Friday, June 24, 2011

When a user has 15,000+ unread items in the inbox....

We *thought* huge mailboxes (as measured by disk space) could wreak havoc during a migration. Perhaps we are wrong. This is a story about huge inboxes and unread email (the harbinger of problems that plague email systems.)

Last week we moved a client into Exchange 2010 (on-premesis). BUT the Sumatra Exchange insertion tool hung while inserting one user. For hours. Restarting the tool and rebooting boxes didn't help. After much digging we found the problem: that end user had 15,000+ unread emails in her inbox. What was the issue? (no, not why would we migrate a user with 15,000 unread emails in their inbox who probably left the company three years ago....)

The client hit an Exchange threshold. The issue is described in a Microsoft Technet article: Understanding the Performance Impact of High Item Counts and Restricted Views.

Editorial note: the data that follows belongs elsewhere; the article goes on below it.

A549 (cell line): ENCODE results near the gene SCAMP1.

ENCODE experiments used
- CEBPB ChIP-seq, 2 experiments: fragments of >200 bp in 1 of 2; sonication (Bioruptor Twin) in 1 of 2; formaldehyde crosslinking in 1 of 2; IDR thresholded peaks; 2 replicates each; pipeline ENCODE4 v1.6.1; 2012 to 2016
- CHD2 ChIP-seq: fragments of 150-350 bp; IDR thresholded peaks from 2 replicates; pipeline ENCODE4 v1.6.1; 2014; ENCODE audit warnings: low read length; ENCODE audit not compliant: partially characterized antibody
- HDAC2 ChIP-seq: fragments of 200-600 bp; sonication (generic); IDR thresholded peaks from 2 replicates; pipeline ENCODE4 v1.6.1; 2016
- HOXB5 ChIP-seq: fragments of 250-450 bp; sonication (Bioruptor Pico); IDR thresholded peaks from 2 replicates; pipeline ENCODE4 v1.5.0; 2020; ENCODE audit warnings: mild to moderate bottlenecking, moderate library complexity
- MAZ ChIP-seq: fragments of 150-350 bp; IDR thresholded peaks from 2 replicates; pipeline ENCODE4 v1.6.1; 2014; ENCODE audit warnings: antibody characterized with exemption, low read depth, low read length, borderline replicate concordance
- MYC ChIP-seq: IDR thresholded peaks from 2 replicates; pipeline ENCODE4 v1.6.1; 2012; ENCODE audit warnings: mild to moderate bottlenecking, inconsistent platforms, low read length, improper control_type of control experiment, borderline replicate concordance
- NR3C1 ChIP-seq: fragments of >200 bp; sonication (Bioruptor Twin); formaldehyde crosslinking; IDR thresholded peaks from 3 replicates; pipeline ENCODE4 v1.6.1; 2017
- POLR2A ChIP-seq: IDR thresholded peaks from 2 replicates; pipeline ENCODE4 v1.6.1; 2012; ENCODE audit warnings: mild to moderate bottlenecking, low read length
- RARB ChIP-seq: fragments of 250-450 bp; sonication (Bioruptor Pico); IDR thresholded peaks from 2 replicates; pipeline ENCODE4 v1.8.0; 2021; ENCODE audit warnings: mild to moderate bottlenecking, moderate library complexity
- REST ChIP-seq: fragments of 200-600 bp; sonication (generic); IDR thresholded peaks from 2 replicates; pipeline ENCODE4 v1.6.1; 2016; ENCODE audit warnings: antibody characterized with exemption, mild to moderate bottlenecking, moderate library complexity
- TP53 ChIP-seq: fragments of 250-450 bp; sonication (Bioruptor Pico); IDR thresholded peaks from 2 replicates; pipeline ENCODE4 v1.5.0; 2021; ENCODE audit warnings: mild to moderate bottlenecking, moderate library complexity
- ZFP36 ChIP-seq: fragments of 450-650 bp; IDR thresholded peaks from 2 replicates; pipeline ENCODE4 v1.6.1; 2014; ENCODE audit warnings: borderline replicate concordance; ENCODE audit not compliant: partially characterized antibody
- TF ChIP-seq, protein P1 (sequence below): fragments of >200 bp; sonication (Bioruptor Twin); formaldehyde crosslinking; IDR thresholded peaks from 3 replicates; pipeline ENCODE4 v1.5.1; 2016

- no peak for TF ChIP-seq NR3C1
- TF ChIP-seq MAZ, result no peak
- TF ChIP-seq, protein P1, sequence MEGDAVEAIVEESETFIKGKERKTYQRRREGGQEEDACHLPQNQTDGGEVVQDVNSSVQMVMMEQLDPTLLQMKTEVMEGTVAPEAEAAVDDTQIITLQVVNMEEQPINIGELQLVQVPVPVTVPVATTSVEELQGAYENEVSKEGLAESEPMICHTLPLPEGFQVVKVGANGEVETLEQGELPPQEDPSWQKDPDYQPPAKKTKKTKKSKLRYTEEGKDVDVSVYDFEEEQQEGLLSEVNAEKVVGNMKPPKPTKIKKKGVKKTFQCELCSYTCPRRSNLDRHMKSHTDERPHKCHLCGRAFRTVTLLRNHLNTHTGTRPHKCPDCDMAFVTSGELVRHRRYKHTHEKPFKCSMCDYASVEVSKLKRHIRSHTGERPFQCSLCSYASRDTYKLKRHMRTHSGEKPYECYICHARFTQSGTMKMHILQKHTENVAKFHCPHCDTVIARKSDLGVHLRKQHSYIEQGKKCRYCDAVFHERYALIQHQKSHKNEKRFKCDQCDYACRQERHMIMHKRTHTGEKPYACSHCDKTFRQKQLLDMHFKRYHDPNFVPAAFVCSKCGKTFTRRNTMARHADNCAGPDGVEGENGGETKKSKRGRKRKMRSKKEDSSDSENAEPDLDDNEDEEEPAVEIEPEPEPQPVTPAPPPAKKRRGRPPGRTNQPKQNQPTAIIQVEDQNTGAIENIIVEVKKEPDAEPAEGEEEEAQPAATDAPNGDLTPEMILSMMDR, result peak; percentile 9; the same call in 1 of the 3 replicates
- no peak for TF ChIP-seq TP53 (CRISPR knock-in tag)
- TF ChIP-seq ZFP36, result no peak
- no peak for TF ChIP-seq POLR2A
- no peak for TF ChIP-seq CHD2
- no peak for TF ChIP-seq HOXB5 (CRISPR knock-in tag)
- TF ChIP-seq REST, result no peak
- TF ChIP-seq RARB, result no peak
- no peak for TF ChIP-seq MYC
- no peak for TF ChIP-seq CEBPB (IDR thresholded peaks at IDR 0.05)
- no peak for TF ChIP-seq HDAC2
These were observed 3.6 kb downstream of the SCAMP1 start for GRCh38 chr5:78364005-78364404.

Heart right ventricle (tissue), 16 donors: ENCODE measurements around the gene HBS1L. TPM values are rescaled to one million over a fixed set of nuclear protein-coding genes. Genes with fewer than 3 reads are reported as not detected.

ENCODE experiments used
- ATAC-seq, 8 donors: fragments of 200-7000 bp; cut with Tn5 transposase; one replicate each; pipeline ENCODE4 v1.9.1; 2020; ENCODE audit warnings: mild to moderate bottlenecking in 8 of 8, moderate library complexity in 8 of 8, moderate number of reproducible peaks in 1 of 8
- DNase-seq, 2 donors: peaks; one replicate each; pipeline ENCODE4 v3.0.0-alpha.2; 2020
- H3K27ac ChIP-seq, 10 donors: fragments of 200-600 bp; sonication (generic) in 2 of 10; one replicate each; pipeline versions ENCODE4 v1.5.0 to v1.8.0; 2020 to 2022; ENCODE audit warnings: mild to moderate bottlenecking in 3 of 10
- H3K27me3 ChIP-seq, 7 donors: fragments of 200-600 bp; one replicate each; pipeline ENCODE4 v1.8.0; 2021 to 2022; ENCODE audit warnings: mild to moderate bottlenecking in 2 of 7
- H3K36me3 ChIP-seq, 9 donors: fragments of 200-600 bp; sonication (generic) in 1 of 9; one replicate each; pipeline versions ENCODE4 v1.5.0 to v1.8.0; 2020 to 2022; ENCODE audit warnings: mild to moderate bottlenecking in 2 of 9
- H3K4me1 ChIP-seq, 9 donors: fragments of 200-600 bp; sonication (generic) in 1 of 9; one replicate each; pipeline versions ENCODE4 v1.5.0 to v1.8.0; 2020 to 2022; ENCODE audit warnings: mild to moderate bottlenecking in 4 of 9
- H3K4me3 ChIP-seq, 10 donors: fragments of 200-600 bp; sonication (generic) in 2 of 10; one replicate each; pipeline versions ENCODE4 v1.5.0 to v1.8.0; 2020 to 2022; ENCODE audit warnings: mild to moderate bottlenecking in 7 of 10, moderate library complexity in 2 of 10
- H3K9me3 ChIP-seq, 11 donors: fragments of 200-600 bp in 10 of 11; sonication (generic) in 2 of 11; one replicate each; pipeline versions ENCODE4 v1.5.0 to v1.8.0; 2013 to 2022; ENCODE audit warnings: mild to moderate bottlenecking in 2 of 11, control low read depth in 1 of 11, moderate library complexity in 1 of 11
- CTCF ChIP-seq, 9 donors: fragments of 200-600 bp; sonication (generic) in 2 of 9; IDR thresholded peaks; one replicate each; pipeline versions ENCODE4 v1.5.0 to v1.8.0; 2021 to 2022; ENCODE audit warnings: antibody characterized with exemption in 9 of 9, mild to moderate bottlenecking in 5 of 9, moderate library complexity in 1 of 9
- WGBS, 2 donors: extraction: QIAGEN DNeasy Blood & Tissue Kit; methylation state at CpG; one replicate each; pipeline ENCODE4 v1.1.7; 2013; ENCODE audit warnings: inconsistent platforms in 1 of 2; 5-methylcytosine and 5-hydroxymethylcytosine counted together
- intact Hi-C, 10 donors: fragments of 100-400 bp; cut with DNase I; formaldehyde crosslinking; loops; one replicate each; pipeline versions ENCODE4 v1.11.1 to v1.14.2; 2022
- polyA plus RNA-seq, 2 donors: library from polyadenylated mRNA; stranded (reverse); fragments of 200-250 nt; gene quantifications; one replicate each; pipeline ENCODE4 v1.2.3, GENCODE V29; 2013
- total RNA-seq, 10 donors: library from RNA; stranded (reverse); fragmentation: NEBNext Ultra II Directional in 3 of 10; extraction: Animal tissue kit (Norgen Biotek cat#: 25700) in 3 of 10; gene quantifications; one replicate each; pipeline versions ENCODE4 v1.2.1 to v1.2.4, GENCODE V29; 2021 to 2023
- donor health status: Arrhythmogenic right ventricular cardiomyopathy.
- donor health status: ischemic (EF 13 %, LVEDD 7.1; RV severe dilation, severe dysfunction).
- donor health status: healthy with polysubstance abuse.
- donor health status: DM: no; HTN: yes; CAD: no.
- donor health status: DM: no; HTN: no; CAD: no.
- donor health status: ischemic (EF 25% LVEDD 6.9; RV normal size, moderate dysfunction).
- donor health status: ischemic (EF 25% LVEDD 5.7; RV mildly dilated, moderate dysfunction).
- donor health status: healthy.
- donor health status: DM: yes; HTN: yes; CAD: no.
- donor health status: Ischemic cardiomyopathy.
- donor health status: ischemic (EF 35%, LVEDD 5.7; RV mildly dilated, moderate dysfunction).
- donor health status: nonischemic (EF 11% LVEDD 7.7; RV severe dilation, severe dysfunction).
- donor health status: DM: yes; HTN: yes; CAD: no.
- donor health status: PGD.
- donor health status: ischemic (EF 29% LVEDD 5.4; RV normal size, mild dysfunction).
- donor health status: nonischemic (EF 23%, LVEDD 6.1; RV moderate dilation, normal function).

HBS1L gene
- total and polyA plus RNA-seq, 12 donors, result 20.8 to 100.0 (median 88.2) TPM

The article says: ...In Exchange 2007 ... an acceptable user experience can still be maintained with item counts as high as 20,000 items. We're still researching if that limit changed for Exchange 2010. Our client hit that wall in Exchange 2010.

So who are these big-bad-inbox-boys and girls? Here's a powershell command: (note, I've set a conservative threshold of 10,000 items for just user mailboxes.)

Get-Mailbox -filter {RecipientType -eq "UserMailbox"} -ResultSize unlimited Get-MailboxFolderStatistics where {($ -eq "Inbox" -or $_.Name -eq "Calendar") -AND $_.itemsinfolder -ge 10000} sort-object ItemsinFolder -Descending ft Identity,ItemsinFolder,FolderSize


1 comment:

zyg said...

For Exchange 2013 / Outlook 2013 see:

"Exchange 2013 / Outlook 2013 Large Mailbox / Item Counts"

Not a lot of information there but it's a start (and this is relevant for a few people we have wanting to migrate data from 1990 onward.